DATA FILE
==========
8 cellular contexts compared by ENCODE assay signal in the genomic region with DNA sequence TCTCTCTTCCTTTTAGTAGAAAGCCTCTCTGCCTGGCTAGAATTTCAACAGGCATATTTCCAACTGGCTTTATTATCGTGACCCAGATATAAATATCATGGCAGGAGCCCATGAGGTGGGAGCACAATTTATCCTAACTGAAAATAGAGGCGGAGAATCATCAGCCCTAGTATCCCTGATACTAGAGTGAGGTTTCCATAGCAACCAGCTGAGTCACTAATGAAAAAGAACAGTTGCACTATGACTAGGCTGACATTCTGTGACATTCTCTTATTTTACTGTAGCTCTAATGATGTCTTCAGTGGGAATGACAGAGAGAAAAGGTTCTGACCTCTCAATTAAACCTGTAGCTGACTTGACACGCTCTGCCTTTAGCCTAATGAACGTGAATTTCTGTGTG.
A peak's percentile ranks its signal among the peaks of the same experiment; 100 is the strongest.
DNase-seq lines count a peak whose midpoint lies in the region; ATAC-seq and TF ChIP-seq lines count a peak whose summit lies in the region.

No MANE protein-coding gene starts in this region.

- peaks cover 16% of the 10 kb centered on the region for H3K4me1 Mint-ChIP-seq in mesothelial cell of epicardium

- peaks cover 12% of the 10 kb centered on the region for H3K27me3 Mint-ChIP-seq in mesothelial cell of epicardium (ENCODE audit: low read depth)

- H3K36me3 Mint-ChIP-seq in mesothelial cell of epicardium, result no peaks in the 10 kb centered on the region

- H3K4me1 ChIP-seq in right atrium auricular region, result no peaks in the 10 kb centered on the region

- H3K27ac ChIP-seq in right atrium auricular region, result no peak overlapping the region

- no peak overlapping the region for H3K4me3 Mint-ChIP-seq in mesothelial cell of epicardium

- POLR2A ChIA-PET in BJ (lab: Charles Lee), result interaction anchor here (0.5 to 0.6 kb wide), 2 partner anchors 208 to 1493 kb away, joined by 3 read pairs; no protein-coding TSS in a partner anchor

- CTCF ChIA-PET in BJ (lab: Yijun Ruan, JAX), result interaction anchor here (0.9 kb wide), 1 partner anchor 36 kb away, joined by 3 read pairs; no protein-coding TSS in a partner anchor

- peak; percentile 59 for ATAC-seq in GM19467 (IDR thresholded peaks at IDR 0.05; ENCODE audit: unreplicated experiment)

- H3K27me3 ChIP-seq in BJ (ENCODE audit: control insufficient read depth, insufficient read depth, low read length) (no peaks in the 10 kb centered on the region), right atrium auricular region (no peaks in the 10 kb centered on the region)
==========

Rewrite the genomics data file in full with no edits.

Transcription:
8 cellular contexts compared by ENCODE assay signal in the genomic region with DNA sequence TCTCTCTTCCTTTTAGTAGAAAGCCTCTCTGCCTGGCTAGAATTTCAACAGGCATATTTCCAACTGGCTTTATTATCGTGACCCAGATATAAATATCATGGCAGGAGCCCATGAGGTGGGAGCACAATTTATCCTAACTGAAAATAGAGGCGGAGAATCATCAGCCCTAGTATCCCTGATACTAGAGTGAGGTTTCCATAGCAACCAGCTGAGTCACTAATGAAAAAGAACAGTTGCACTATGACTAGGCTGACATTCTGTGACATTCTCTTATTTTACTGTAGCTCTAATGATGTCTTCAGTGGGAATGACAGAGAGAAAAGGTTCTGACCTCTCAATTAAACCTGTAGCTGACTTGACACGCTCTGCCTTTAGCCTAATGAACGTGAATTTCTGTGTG.
A peak's percentile ranks its signal among the peaks of the same experiment; 100 is the strongest.
DNase-seq lines count a peak whose midpoint lies in the region; ATAC-seq and TF ChIP-seq lines count a peak whose summit lies in the region.

No MANE protein-coding gene starts in this region.

- peaks cover 16% of the 10 kb centered on the region for H3K4me1 Mint-ChIP-seq in mesothelial cell of epicardium

- peaks cover 12% of the 10 kb centered on the region for H3K27me3 Mint-ChIP-seq in mesothelial cell of epicardium (ENCODE audit: low read depth)

- H3K36me3 Mint-ChIP-seq in mesothelial cell of epicardium, result no peaks in the 10 kb centered on the region

- H3K4me1 ChIP-seq in right atrium auricular region, result no peaks in the 10 kb centered on the region

- H3K27ac ChIP-seq in right atrium auricular region, result no peak overlapping the region

- no peak overlapping the region for H3K4me3 Mint-ChIP-seq in mesothelial cell of epicardium

- POLR2A ChIA-PET in BJ (lab: Charles Lee), result interaction anchor here (0.5 to 0.6 kb wide), 2 partner anchors 208 to 1493 kb away, joined by 3 read pairs; no protein-coding TSS in a partner anchor

- CTCF ChIA-PET in BJ (lab: Yijun Ruan, JAX), result interaction anchor here (0.9 kb wide), 1 partner anchor 36 kb away, joined by 3 read pairs; no protein-coding TSS in a partner anchor

- peak; percentile 59 for ATAC-seq in GM19467 (IDR thresholded peaks at IDR 0.05; ENCODE audit: unreplicated experiment)

- H3K27me3 ChIP-seq in BJ (ENCODE audit: control insufficient read depth, insufficient read depth, low read length) (no peaks in the 10 kb centered on the region), right atrium auricular region (no peaks in the 10 kb centered on the region)